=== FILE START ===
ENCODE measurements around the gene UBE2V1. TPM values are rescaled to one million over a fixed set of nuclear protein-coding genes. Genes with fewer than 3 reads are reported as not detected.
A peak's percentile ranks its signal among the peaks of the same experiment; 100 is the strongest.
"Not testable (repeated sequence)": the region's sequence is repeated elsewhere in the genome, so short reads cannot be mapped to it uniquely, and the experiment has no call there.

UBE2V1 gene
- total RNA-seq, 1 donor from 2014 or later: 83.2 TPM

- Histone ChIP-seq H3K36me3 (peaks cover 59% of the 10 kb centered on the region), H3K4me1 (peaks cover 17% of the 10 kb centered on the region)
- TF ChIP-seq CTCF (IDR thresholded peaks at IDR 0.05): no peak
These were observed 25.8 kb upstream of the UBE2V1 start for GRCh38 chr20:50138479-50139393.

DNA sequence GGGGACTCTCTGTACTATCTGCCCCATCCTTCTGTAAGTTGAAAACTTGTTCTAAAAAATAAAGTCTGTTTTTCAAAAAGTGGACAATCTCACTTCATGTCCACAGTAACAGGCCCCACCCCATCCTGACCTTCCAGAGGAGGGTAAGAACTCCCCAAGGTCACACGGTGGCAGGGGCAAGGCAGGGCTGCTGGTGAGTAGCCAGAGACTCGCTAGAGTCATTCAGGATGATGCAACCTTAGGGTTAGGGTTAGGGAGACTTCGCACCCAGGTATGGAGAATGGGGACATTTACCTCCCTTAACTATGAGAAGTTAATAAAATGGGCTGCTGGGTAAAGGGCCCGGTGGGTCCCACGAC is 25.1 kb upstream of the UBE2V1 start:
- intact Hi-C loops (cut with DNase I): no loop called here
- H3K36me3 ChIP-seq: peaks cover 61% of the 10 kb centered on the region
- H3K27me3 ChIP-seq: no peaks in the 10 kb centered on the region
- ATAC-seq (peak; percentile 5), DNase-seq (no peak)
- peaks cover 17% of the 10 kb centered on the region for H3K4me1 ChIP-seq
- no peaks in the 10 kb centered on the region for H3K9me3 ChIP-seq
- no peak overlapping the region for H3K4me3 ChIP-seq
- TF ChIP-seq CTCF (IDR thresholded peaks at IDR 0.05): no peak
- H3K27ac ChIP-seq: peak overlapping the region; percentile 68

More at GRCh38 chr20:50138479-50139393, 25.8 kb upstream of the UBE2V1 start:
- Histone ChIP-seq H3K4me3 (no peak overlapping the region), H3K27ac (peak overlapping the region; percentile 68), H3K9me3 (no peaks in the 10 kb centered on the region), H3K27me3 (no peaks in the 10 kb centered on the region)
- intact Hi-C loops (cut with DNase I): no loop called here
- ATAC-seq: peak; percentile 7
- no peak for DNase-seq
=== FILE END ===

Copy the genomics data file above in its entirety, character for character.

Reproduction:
ENCODE measurements around the gene UBE2V1. TPM values are rescaled to one million over a fixed set of nuclear protein-coding genes. Genes with fewer than 3 reads are reported as not detected.
A peak's percentile ranks its signal among the peaks of the same experiment; 100 is the strongest.
"Not testable (repeated sequence)": the region's sequence is repeated elsewhere in the genome, so short reads cannot be mapped to it uniquely, and the experiment has no call there.

UBE2V1 gene
- total RNA-seq, 1 donor from 2014 or later: 83.2 TPM

- Histone ChIP-seq H3K36me3 (peaks cover 59% of the 10 kb centered on the region), H3K4me1 (peaks cover 17% of the 10 kb centered on the region)
- TF ChIP-seq CTCF (IDR thresholded peaks at IDR 0.05): no peak
These were observed 25.8 kb upstream of the UBE2V1 start for GRCh38 chr20:50138479-50139393.

DNA sequence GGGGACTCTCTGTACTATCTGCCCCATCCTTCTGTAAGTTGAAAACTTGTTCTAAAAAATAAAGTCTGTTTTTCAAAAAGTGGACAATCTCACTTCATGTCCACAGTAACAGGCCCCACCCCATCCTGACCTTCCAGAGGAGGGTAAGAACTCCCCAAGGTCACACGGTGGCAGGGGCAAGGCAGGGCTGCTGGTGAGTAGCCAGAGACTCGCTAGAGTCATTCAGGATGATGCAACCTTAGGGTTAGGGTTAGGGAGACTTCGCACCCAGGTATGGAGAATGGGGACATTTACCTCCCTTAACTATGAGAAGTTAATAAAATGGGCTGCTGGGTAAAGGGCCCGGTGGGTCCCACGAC is 25.1 kb upstream of the UBE2V1 start:
- intact Hi-C loops (cut with DNase I): no loop called here
- H3K36me3 ChIP-seq: peaks cover 61% of the 10 kb centered on the region
- H3K27me3 ChIP-seq: no peaks in the 10 kb centered on the region
- ATAC-seq (peak; percentile 5), DNase-seq (no peak)
- peaks cover 17% of the 10 kb centered on the region for H3K4me1 ChIP-seq
- no peaks in the 10 kb centered on the region for H3K9me3 ChIP-seq
- no peak overlapping the region for H3K4me3 ChIP-seq
- TF ChIP-seq CTCF (IDR thresholded peaks at IDR 0.05): no peak
- H3K27ac ChIP-seq: peak overlapping the region; percentile 68

More at GRCh38 chr20:50138479-50139393, 25.8 kb upstream of the UBE2V1 start:
- Histone ChIP-seq H3K4me3 (no peak overlapping the region), H3K27ac (peak overlapping the region; percentile 68), H3K9me3 (no peaks in the 10 kb centered on the region), H3K27me3 (no peaks in the 10 kb centered on the region)
- intact Hi-C loops (cut with DNase I): no loop called here
- ATAC-seq: peak; percentile 7
- no peak for DNase-seq